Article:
Archive for April 20th, 2012

April 20, 2012

Joshua Piven and David Borgenicht, The Complete Worst-Case Scenario Survival Handbook

Silly piece I did for the Left of Cool column last week.



Earlier this week a major newspaper published for its readers an illustrated guide to how to avoid being choked from behind by a pursuer with a rope or long cloth. This sort of choking could kill you, explained the paper, or be a prelude to a rape or mugging. But the first step in fighting back, should this happen to you, was to not panic.

I’m doomed, I thought.

I’ve learnt over the years that I am no good in an emergency. I freeze at the slightest hint of danger. Any advice whose first step is “keep calm” is wasted on me. This is a terrible pity, because in other circumstances The Complete Worst-Case Scenario Survival Handbook would be an absolute boon.

The first Worst-Case Scenario Handbook, edited by Joshua Piven and David Borgenicht, was published a little over a decade ago. Since then it has inspired an American reality TV series and a number of specialised sequels that explored the worst things that could possibly happen to you while playing golf, on holiday, at a wedding and so forth.

The Complete Worst-Case Scenario Handbook therefore is able to copllect a huge variety of life-saving techniques; from escaping a stampede of giraffes (wade into a nearby body of water or climb a tree to escape their hooves) to delivering a baby in a taxi (both regular and breech births).

The book is handily divided into sections, featuring headings such as “Social Disasters”, “Great Escapes”, “Domestic Dangers” and “Animal Encounters”. One of the great things about this is that it allows you to fully appreciate the sheer range of terrors that even a normal life could easily throw your way. Reading up on how to free one’s leg from a bear trap or to foil an abduction by aliens (do not panic – this may cause the Extraterrestrial Biological Entity to act rashly) the casual reader might easily think that this is not the book for her. Many of the worst-case scenarios provided seem as if they would only be of use to a globetrotting adventurer – certainly most of us are unlikely ever to be stranded on a desert island or to have to cross a piranha-infested river. The chances of our experiencing plane crashes are perhaps a bit higher, but it’s still highly improbable that we will find ourselves landing a plane in the absence of anyone more qualified. And yet the book moves smoothly between these and other dangers that do sound familiar – dealing with a crying baby on a flight, sleeping unobtrusively through a boring lecture, identifying bad cafeteria food and fending off pick-up artists. The tips for escaping a meeting seem impractical and might have serious career consequences, but we have all felt that particular temptation at some time or the other. And “How to Thwart an Affectionate Costumed Mascot” will resonate with anyone who has ever been pursued by a man in a bunny suit.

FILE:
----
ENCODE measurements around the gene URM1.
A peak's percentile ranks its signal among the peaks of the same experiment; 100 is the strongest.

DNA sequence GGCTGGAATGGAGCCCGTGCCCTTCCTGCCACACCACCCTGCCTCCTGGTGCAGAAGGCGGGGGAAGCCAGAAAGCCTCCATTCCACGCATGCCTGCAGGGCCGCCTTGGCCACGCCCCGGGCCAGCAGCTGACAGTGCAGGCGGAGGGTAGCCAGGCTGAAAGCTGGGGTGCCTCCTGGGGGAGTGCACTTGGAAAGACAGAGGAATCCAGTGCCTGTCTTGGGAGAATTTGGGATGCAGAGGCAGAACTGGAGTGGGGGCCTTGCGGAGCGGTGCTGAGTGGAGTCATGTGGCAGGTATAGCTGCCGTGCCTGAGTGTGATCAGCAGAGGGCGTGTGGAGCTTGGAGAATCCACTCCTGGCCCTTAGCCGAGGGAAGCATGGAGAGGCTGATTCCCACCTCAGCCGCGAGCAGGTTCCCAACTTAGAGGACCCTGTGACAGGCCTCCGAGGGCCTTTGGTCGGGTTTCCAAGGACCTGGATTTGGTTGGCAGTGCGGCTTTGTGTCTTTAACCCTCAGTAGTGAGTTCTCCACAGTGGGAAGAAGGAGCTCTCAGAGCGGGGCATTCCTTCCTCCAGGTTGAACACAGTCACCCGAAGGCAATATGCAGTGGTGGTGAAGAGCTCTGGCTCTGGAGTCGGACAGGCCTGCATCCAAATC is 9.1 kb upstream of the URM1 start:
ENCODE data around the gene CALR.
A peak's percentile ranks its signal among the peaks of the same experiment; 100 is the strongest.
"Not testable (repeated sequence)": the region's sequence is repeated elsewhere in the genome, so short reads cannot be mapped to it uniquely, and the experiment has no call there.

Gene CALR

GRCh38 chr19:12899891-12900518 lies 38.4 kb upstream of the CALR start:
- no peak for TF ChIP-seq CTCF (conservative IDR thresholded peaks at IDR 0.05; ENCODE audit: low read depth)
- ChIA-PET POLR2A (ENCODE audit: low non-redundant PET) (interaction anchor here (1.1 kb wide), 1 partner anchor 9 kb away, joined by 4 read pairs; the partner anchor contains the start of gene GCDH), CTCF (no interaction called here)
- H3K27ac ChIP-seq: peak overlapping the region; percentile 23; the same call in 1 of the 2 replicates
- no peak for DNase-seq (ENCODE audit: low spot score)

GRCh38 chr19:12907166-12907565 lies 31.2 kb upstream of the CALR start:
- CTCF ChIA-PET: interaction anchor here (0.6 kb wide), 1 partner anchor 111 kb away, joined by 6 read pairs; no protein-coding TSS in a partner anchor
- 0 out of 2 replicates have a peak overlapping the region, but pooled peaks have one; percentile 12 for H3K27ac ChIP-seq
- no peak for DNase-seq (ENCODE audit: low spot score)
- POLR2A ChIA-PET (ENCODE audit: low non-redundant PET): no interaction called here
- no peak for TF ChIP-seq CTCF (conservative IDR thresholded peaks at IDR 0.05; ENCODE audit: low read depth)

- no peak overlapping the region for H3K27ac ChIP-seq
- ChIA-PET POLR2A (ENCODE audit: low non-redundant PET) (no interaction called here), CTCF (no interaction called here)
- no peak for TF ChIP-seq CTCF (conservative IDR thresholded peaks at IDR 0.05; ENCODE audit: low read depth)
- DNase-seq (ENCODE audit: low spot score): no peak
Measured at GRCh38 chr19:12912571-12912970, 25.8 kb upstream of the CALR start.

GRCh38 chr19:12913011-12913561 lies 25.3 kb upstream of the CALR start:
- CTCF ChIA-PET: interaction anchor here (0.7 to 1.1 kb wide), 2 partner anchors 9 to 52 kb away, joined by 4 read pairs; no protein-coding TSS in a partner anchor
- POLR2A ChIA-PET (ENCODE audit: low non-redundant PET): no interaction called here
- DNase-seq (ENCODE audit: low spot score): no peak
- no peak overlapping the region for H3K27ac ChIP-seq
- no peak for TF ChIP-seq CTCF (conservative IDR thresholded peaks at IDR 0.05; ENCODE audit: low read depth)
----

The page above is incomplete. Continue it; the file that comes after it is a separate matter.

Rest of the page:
One of the amazing things about The Complete Worst-Case Scenario handbook is how it forces you to reconsider what may at first seem flippant, or careless advice. For every moment where you think “no, that could never matter to me”, there’s another where you’re filing the information away for fuller use.  And so I have laughed at a number of the subheadings in the book, but I’ve also filed away the section on being unobtrusive about difficulties at a wedding, applying for a job one isn’t really qualified for, and, yes, escaping quicksand.

Another great book, The Hitchhiker’s Guide to the Galaxy (mentioned frequently in Douglas Adams’ trilogy of the same name) took “Don’t Panic” for its motto. The Complete Worst-Case Scenario Handbook mostly confines its scope to the Earth, but it is a useful reminder that there’s an entire universe of disaster out there awaiting us all. Now please stay calm.